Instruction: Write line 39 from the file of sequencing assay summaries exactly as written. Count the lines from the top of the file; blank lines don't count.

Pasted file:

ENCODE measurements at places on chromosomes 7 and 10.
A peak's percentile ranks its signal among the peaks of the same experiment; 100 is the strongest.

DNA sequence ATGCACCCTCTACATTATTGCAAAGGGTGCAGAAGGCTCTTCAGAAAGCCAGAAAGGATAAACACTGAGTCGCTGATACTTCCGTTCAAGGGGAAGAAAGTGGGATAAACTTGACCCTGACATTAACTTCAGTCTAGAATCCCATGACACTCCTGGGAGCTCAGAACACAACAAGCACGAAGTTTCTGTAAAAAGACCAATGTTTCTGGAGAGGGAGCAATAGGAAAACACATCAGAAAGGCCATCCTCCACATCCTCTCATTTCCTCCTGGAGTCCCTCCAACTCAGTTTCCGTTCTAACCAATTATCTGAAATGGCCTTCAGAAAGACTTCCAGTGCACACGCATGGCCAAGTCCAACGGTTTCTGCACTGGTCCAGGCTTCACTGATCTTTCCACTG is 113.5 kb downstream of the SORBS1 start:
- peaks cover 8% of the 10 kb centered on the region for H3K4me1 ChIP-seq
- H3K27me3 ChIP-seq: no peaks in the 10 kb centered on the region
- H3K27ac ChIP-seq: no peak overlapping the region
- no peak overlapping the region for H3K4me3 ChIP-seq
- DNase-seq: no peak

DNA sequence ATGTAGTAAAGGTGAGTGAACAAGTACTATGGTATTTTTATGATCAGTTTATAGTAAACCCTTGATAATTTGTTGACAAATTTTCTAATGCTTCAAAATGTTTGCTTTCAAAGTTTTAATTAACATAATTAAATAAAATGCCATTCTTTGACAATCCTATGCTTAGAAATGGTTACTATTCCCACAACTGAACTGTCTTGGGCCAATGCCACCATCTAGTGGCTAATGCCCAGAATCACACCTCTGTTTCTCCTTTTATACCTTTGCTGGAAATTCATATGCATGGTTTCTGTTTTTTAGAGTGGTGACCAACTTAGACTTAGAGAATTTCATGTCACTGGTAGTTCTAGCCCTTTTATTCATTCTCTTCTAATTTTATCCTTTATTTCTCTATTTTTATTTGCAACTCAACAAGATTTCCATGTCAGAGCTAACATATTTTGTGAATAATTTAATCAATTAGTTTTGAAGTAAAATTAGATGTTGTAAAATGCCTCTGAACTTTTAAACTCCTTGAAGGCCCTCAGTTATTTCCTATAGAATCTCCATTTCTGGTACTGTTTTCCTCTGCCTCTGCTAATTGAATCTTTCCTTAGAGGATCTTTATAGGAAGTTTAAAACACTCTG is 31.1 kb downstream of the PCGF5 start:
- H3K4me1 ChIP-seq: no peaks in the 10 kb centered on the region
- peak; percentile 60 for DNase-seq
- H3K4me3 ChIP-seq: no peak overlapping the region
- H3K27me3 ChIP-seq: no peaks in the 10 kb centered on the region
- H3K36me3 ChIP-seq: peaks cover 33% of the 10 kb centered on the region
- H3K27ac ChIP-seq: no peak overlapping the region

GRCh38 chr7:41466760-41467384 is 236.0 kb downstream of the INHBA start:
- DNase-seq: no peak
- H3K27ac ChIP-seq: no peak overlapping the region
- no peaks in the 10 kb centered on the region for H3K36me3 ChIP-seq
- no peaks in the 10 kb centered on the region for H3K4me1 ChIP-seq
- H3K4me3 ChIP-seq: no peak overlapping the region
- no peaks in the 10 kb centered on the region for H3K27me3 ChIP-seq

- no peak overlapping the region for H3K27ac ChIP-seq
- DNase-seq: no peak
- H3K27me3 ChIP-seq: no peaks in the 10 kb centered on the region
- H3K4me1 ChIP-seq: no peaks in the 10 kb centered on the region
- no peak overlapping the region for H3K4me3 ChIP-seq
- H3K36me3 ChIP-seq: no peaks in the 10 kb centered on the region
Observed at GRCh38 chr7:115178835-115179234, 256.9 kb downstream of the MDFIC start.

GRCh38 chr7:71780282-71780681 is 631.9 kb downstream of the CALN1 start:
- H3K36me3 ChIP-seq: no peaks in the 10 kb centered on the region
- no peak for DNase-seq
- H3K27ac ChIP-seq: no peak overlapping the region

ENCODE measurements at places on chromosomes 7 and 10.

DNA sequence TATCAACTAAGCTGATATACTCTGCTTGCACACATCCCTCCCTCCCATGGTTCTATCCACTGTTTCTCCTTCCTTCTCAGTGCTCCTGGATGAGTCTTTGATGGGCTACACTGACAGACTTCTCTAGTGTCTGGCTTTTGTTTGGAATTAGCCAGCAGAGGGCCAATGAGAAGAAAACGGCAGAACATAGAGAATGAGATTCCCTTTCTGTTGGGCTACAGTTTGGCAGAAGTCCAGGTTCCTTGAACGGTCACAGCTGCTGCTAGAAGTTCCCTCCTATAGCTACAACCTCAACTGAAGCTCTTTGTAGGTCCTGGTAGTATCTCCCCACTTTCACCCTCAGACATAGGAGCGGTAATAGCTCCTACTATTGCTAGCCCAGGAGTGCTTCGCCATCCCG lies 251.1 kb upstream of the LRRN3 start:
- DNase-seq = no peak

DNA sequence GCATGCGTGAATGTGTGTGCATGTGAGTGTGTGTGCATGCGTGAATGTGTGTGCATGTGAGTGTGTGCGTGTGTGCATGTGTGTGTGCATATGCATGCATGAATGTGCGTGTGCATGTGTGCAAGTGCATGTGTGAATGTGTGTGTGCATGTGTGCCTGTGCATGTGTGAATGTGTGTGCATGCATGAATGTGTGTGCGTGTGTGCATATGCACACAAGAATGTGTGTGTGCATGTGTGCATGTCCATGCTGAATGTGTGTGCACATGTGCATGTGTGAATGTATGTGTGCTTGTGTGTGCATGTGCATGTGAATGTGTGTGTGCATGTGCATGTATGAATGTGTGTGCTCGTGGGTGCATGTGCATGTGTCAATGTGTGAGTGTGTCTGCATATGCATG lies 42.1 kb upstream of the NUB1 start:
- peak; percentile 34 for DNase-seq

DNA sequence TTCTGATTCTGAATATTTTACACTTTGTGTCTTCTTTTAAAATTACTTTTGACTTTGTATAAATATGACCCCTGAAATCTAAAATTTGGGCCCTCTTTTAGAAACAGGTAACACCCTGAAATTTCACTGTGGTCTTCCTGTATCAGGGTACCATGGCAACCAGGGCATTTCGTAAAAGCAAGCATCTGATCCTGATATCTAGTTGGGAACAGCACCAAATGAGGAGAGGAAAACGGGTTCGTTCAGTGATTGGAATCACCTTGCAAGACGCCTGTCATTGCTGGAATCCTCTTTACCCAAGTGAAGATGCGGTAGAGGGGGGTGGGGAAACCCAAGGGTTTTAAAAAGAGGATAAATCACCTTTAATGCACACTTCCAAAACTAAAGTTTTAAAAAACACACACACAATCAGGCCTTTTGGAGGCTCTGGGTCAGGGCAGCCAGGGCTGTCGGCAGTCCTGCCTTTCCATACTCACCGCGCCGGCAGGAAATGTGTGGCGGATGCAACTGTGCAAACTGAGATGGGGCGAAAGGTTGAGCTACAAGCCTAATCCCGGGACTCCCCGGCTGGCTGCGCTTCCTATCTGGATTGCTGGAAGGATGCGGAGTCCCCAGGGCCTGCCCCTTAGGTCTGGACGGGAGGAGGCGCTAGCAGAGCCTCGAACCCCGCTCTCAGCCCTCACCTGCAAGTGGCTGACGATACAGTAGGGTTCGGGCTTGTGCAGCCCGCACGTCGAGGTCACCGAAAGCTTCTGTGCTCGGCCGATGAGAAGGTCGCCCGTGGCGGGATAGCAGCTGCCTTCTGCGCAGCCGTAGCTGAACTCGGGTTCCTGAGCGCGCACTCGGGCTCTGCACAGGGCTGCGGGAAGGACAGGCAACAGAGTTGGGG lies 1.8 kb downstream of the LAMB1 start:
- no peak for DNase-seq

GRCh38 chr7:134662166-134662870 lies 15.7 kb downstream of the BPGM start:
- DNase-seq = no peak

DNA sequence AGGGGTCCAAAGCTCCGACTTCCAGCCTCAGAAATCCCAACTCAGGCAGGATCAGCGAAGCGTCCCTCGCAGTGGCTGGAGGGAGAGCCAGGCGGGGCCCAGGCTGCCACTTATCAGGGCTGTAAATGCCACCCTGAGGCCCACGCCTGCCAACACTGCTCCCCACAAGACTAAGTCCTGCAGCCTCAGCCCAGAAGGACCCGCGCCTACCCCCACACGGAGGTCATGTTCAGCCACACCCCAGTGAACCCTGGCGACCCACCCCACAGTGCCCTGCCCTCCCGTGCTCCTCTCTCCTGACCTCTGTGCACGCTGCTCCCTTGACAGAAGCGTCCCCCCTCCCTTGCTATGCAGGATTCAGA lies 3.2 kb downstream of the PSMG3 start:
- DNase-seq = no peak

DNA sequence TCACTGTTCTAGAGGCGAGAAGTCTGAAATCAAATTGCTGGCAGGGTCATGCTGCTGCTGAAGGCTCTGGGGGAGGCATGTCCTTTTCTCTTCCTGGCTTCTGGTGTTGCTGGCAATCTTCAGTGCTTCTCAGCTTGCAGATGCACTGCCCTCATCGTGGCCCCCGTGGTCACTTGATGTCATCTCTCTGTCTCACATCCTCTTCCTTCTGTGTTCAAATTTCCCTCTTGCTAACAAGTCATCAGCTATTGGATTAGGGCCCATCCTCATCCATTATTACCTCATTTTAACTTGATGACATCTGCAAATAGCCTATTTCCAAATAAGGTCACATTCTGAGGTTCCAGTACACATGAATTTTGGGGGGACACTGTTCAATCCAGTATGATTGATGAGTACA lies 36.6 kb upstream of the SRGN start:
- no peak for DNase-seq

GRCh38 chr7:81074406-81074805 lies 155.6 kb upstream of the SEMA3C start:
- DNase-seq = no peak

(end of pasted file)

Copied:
DNA sequence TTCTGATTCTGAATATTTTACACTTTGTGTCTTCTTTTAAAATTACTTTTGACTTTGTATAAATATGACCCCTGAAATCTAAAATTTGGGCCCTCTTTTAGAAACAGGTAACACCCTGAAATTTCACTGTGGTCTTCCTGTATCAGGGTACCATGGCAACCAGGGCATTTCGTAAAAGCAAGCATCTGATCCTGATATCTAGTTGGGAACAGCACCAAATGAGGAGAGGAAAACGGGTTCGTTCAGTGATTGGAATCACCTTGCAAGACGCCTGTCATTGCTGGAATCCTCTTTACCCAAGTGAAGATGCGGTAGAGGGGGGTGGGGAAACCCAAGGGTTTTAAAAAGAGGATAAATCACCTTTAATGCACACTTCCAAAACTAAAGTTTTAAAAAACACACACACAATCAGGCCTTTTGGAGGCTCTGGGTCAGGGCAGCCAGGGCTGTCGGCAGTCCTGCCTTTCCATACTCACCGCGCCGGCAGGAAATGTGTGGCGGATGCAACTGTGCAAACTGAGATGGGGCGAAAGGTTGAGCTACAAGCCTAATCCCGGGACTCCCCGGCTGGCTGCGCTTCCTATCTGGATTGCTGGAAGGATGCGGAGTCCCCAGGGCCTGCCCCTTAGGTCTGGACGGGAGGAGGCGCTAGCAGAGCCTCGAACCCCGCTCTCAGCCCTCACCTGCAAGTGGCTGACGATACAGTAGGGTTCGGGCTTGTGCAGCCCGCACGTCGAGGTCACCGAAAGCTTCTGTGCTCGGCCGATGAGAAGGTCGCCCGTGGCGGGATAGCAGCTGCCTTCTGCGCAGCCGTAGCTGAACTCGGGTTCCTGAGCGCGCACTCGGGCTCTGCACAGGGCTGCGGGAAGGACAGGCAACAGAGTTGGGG lies 1.8 kb downstream of the LAMB1 start: